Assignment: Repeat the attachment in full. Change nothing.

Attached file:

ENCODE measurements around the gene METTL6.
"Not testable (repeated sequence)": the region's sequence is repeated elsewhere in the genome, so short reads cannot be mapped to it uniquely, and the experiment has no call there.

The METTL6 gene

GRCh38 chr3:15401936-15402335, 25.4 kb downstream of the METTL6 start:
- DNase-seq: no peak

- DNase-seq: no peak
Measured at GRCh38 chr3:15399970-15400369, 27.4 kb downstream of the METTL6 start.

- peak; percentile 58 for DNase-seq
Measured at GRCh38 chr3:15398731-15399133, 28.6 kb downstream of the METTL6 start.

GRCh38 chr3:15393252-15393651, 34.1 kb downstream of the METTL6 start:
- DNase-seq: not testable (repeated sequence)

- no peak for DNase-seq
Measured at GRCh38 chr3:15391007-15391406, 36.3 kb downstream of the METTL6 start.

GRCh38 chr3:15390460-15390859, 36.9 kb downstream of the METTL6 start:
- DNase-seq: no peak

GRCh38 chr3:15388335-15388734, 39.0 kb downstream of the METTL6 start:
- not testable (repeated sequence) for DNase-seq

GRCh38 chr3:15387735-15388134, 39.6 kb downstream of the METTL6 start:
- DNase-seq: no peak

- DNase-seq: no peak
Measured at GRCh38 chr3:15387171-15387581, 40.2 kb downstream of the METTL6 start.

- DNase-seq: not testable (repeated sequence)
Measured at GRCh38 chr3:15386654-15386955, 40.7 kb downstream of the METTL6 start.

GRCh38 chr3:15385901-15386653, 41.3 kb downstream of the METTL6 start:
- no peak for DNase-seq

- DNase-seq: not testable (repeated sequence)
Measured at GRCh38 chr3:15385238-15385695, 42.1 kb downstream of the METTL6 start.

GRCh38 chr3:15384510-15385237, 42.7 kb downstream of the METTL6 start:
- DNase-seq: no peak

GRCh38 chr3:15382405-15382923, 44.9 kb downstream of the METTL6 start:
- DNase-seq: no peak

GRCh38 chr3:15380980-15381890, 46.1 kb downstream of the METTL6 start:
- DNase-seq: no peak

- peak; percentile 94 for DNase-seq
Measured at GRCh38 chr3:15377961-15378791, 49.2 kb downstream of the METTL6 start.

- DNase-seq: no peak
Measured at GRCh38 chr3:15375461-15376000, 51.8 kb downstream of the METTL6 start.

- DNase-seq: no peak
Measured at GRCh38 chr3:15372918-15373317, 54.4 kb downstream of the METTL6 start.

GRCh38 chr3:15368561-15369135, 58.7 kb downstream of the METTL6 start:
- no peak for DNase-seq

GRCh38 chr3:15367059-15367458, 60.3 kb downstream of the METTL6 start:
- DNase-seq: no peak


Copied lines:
ENCODE measurements around the gene METTL6.
"Not testable (repeated sequence)": the region's sequence is repeated elsewhere in the genome, so short reads cannot be mapped to it uniquely, and the experiment has no call there.

The METTL6 gene

GRCh38 chr3:15401936-15402335, 25.4 kb downstream of the METTL6 start:
- DNase-seq: no peak

- DNase-seq: no peak
Measured at GRCh38 chr3:15399970-15400369, 27.4 kb downstream of the METTL6 start.

- peak; percentile 58 for DNase-seq
Measured at GRCh38 chr3:15398731-15399133, 28.6 kb downstream of the METTL6 start.

GRCh38 chr3:15393252-15393651, 34.1 kb downstream of the METTL6 start:
- DNase-seq: not testable (repeated sequence)

- no peak for DNase-seq
Measured at GRCh38 chr3:15391007-15391406, 36.3 kb downstream of the METTL6 start.

GRCh38 chr3:15390460-15390859, 36.9 kb downstream of the METTL6 start:
- DNase-seq: no peak

GRCh38 chr3:15388335-15388734, 39.0 kb downstream of the METTL6 start:
- not testable (repeated sequence) for DNase-seq

GRCh38 chr3:15387735-15388134, 39.6 kb downstream of the METTL6 start:
- DNase-seq: no peak

- DNase-seq: no peak
Measured at GRCh38 chr3:15387171-15387581, 40.2 kb downstream of the METTL6 start.

- DNase-seq: not testable (repeated sequence)
Measured at GRCh38 chr3:15386654-15386955, 40.7 kb downstream of the METTL6 start.

GRCh38 chr3:15385901-15386653, 41.3 kb downstream of the METTL6 start:
- no peak for DNase-seq

- DNase-seq: not testable (repeated sequence)
Measured at GRCh38 chr3:15385238-15385695, 42.1 kb downstream of the METTL6 start.

GRCh38 chr3:15384510-15385237, 42.7 kb downstream of the METTL6 start:
- DNase-seq: no peak

GRCh38 chr3:15382405-15382923, 44.9 kb downstream of the METTL6 start:
- DNase-seq: no peak

GRCh38 chr3:15380980-15381890, 46.1 kb downstream of the METTL6 start:
- DNase-seq: no peak

- peak; percentile 94 for DNase-seq
Measured at GRCh38 chr3:15377961-15378791, 49.2 kb downstream of the METTL6 start.

- DNase-seq: no peak
Measured at GRCh38 chr3:15375461-15376000, 51.8 kb downstream of the METTL6 start.

- DNase-seq: no peak
Measured at GRCh38 chr3:15372918-15373317, 54.4 kb downstream of the METTL6 start.

GRCh38 chr3:15368561-15369135, 58.7 kb downstream of the METTL6 start:
- no peak for DNase-seq

GRCh38 chr3:15367059-15367458, 60.3 kb downstream of the METTL6 start:
- DNase-seq: no peak